Unlike the different regioselectivity of PikCH238pAcF and PikCWT towards 4 and 6, PikCH238pAcF displayed similar regioselectivity to 5 and 7 as PikCWT and the more active mutant of PikCD50N20. Comparatively, the distances between the C12 atom and the heme-iron reactive center are 7.4 Å in both complex structures of PikCH238pAcF/5 and PikCD50N/5 (reflecting the productive binding of 5 to PikCWT20 as described above); while the corresponding C14-to-iron distances are 5.3 Å (PikCH238pAcF/5) and 5.5 Å (PikCD50N/5), respectively, basically remains unchanged (Supplementary Fig. 56, Supplementary Figs. 61d, e). Biochemically, the farther (relative to heme-iron) C12 C-H bond instead of the closer C14 C-H bond is the preferred hydroxylation site perhaps due to the lower bond dissociation energy of the C12 allylic C-H bond and the unfavorable orientation of the C14 C-H bond19,20. The docking analysis of PikCH238pAcF/7 demonstrates a similar C12-to-iron distance (7.3 Å) as observed in both complex structures (Supplementary Fig. 56). These observations may explain the same regioselectivity of PikCH238pAcF and PikCWT towards 5 and 7.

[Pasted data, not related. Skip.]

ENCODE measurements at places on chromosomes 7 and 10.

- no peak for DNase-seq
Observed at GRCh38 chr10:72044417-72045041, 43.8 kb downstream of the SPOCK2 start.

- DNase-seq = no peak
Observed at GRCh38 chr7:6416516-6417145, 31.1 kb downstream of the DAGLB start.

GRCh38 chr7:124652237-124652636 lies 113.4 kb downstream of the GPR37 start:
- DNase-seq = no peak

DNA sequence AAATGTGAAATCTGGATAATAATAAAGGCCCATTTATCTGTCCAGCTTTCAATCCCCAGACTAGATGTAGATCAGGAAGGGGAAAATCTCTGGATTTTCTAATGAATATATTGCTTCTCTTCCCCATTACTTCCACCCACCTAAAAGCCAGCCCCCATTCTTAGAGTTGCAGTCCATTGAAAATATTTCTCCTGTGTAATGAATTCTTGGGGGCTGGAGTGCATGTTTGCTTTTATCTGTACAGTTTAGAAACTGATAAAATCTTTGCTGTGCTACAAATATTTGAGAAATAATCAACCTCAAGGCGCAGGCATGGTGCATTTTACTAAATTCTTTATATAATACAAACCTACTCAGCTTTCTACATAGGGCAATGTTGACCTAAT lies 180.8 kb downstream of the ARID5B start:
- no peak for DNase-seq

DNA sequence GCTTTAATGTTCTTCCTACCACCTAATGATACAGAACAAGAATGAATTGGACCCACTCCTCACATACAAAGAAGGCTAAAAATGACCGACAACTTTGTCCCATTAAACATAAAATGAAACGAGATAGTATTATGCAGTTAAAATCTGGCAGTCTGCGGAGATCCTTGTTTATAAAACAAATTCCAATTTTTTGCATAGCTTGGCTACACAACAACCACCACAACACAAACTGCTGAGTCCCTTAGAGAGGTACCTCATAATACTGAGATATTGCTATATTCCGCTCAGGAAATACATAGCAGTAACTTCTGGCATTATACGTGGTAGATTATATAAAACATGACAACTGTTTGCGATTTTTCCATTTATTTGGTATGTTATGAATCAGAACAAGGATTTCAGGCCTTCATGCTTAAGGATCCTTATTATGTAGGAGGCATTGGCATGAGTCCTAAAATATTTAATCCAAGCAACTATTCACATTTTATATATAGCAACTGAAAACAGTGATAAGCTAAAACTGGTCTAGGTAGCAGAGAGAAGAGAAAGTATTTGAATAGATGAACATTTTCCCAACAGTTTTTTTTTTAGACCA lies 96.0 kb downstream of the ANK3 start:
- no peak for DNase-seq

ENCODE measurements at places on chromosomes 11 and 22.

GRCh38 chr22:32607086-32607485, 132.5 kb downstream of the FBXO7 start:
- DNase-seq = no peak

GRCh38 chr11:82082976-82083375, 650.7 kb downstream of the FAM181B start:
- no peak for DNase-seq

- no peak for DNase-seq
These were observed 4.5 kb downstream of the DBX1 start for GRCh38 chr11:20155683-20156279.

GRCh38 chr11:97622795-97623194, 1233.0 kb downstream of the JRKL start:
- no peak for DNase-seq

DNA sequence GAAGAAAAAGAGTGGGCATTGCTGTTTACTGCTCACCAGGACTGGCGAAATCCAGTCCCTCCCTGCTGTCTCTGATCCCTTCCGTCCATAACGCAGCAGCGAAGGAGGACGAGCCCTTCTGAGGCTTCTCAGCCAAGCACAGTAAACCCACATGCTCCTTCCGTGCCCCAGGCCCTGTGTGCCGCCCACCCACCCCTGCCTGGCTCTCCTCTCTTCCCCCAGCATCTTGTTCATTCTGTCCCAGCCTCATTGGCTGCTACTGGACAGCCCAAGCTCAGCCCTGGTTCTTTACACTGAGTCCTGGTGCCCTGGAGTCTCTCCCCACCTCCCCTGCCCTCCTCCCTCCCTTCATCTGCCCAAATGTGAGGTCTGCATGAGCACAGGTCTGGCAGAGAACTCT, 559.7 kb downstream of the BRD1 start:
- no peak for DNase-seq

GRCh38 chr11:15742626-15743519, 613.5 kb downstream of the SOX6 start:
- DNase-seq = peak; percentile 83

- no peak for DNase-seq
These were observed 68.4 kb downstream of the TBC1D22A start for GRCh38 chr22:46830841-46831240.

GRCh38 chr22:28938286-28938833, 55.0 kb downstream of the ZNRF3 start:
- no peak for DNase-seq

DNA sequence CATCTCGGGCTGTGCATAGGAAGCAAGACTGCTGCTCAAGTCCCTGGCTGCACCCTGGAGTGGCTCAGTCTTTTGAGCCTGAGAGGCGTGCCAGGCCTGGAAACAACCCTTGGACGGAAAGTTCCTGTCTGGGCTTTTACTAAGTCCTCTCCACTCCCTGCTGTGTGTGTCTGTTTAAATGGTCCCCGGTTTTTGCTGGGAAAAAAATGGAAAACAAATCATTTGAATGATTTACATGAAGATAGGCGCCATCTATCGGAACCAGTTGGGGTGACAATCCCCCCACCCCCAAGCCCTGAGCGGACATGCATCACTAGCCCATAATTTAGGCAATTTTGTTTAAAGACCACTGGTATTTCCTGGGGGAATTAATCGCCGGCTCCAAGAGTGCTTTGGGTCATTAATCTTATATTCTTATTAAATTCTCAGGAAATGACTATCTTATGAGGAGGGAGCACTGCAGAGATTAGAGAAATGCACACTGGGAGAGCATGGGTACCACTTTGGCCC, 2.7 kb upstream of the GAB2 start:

Engineering of a strict aglycone hydroxylase
Next, we attempted to engineer PikCH238pAcF to be a strict hydroxylase of 6 and 7 by aborting the activity towards both 4 and 5. Of note, a unique substrate anchoring mechanism of PikC has been unravelled by Sherman and co-workers19,20,21. Briefly, the acidic side chain of Glu94 is responsible for forming a salt bridge with the positively charged C3’-dimethylamino group of desosamine in 4 and 5. Glu85, another acidic residue to sandwich the C3’-dimethylamino group together with Glu94, is also critical for both 4- and 5-hydroxylating activities and shows some synergistic effect with Glu9419,20.